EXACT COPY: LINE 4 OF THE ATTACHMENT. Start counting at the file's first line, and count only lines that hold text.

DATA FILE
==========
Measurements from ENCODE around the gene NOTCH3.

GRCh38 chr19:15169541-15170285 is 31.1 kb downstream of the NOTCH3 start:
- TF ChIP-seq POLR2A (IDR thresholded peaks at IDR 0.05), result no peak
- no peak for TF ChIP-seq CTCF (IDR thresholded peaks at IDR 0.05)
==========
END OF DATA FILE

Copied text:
- no peak for TF ChIP-seq CTCF (IDR thresholded peaks at IDR 0.05)